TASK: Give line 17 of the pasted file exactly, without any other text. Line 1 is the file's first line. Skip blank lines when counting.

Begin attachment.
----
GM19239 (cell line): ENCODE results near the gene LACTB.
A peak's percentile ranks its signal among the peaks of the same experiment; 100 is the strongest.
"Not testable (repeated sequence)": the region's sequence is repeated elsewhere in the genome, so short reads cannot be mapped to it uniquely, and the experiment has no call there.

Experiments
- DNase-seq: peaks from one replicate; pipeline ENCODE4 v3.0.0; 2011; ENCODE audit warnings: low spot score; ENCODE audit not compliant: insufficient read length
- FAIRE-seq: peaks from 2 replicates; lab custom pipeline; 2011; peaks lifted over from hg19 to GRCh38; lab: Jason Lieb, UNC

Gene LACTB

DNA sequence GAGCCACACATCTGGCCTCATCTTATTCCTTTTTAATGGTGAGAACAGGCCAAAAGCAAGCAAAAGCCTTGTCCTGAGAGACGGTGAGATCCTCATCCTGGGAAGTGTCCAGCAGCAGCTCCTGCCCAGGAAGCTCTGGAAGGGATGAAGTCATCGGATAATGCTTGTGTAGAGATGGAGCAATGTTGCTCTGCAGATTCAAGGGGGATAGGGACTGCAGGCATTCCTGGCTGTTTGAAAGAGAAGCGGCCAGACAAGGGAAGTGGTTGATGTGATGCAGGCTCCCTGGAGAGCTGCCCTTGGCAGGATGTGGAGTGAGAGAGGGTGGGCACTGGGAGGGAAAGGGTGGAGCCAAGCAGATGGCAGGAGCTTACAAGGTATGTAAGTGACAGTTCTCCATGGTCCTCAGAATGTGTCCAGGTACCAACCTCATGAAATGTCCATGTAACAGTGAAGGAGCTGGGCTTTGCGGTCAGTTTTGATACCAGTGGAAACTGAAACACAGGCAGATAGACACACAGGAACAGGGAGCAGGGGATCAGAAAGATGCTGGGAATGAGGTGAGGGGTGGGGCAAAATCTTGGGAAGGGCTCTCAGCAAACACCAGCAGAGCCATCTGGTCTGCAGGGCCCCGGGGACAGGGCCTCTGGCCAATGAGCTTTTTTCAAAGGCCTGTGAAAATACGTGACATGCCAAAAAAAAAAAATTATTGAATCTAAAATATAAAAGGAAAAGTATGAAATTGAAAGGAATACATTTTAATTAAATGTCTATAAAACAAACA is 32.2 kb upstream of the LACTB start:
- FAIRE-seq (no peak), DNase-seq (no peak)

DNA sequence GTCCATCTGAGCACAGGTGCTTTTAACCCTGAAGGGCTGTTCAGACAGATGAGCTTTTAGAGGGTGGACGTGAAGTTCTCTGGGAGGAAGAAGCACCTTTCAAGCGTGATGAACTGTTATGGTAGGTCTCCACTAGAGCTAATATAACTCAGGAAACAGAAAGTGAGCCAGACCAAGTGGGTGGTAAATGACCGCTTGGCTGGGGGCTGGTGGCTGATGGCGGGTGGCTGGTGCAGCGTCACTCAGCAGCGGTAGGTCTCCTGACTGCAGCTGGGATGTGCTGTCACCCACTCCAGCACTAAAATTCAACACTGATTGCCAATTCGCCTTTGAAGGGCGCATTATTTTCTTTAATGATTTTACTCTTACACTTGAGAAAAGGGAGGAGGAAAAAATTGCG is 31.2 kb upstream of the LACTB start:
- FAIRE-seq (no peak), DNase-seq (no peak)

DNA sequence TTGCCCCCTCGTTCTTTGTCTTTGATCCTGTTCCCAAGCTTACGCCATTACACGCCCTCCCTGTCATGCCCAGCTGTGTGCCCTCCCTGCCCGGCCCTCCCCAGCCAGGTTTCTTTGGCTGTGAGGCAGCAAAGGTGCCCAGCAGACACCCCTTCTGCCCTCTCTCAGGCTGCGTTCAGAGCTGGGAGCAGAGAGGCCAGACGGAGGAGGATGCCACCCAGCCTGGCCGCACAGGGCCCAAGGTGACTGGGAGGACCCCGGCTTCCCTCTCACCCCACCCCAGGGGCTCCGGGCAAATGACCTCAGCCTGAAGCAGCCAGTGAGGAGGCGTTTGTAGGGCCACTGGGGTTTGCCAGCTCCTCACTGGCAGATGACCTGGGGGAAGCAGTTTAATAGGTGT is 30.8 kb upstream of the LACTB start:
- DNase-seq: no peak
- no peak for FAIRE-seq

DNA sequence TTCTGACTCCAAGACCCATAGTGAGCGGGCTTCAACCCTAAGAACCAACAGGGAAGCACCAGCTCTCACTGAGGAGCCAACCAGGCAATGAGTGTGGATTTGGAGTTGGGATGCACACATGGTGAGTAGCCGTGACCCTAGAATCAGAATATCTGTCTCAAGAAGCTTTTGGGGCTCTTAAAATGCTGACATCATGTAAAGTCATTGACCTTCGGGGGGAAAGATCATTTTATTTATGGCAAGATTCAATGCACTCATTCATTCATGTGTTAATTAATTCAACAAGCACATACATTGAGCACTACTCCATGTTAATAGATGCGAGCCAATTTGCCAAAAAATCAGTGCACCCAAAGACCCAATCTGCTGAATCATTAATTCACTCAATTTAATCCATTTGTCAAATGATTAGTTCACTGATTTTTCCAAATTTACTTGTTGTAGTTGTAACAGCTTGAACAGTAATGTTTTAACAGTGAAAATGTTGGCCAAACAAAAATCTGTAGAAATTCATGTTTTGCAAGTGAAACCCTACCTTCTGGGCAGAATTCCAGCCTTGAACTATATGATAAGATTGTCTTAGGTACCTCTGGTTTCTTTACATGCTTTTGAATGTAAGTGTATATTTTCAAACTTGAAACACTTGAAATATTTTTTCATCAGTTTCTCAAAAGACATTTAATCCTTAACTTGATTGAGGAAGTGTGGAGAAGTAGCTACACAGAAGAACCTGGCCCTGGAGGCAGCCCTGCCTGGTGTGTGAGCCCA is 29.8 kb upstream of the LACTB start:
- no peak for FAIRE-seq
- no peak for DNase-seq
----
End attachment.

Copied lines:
- no peak for DNase-seq